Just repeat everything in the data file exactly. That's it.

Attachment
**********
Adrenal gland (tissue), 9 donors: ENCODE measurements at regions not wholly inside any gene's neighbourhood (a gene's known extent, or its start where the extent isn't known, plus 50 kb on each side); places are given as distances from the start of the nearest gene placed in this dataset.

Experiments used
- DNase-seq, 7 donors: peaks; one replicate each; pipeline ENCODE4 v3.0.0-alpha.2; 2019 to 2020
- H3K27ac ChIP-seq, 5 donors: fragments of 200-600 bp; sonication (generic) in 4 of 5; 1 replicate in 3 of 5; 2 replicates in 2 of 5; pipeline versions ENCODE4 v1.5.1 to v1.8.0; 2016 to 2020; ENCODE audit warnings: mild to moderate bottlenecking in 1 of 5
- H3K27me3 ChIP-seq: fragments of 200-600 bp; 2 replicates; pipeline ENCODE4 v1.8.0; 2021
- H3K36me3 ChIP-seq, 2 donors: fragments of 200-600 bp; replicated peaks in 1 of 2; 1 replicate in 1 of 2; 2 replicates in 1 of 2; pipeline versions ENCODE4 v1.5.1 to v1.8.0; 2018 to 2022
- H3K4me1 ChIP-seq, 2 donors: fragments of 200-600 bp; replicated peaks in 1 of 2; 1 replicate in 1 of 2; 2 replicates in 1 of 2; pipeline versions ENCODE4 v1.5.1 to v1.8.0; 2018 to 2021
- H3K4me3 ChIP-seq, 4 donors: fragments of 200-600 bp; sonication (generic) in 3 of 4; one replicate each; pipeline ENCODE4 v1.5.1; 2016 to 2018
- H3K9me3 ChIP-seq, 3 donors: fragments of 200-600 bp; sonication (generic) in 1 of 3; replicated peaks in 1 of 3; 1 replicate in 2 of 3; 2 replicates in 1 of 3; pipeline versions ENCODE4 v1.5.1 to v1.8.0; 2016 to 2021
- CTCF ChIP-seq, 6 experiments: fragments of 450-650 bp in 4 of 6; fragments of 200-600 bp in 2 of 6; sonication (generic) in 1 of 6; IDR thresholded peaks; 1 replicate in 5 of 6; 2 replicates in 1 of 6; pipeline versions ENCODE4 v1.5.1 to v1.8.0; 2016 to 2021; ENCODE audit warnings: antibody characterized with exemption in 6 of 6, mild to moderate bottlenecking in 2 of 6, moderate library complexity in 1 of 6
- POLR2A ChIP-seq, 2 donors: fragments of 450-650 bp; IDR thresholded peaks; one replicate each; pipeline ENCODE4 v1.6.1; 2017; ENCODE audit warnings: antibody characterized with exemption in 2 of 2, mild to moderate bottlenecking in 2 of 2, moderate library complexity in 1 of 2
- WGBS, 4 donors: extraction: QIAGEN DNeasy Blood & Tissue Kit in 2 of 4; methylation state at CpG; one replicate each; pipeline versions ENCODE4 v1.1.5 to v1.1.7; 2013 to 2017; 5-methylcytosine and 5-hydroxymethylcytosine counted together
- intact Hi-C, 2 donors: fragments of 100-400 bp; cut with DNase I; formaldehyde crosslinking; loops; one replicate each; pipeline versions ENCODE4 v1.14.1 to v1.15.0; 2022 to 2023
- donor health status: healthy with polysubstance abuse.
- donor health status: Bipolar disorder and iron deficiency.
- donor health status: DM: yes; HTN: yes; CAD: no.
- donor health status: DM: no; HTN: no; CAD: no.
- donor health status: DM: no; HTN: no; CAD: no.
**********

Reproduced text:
Adrenal gland (tissue), 9 donors: ENCODE measurements at regions not wholly inside any gene's neighbourhood (a gene's known extent, or its start where the extent isn't known, plus 50 kb on each side); places are given as distances from the start of the nearest gene placed in this dataset.

Experiments used
- DNase-seq, 7 donors: peaks; one replicate each; pipeline ENCODE4 v3.0.0-alpha.2; 2019 to 2020
- H3K27ac ChIP-seq, 5 donors: fragments of 200-600 bp; sonication (generic) in 4 of 5; 1 replicate in 3 of 5; 2 replicates in 2 of 5; pipeline versions ENCODE4 v1.5.1 to v1.8.0; 2016 to 2020; ENCODE audit warnings: mild to moderate bottlenecking in 1 of 5
- H3K27me3 ChIP-seq: fragments of 200-600 bp; 2 replicates; pipeline ENCODE4 v1.8.0; 2021
- H3K36me3 ChIP-seq, 2 donors: fragments of 200-600 bp; replicated peaks in 1 of 2; 1 replicate in 1 of 2; 2 replicates in 1 of 2; pipeline versions ENCODE4 v1.5.1 to v1.8.0; 2018 to 2022
- H3K4me1 ChIP-seq, 2 donors: fragments of 200-600 bp; replicated peaks in 1 of 2; 1 replicate in 1 of 2; 2 replicates in 1 of 2; pipeline versions ENCODE4 v1.5.1 to v1.8.0; 2018 to 2021
- H3K4me3 ChIP-seq, 4 donors: fragments of 200-600 bp; sonication (generic) in 3 of 4; one replicate each; pipeline ENCODE4 v1.5.1; 2016 to 2018
- H3K9me3 ChIP-seq, 3 donors: fragments of 200-600 bp; sonication (generic) in 1 of 3; replicated peaks in 1 of 3; 1 replicate in 2 of 3; 2 replicates in 1 of 3; pipeline versions ENCODE4 v1.5.1 to v1.8.0; 2016 to 2021
- CTCF ChIP-seq, 6 experiments: fragments of 450-650 bp in 4 of 6; fragments of 200-600 bp in 2 of 6; sonication (generic) in 1 of 6; IDR thresholded peaks; 1 replicate in 5 of 6; 2 replicates in 1 of 6; pipeline versions ENCODE4 v1.5.1 to v1.8.0; 2016 to 2021; ENCODE audit warnings: antibody characterized with exemption in 6 of 6, mild to moderate bottlenecking in 2 of 6, moderate library complexity in 1 of 6
- POLR2A ChIP-seq, 2 donors: fragments of 450-650 bp; IDR thresholded peaks; one replicate each; pipeline ENCODE4 v1.6.1; 2017; ENCODE audit warnings: antibody characterized with exemption in 2 of 2, mild to moderate bottlenecking in 2 of 2, moderate library complexity in 1 of 2
- WGBS, 4 donors: extraction: QIAGEN DNeasy Blood & Tissue Kit in 2 of 4; methylation state at CpG; one replicate each; pipeline versions ENCODE4 v1.1.5 to v1.1.7; 2013 to 2017; 5-methylcytosine and 5-hydroxymethylcytosine counted together
- intact Hi-C, 2 donors: fragments of 100-400 bp; cut with DNase I; formaldehyde crosslinking; loops; one replicate each; pipeline versions ENCODE4 v1.14.1 to v1.15.0; 2022 to 2023
- donor health status: healthy with polysubstance abuse.
- donor health status: Bipolar disorder and iron deficiency.
- donor health status: DM: yes; HTN: yes; CAD: no.
- donor health status: DM: no; HTN: no; CAD: no.
- donor health status: DM: no; HTN: no; CAD: no.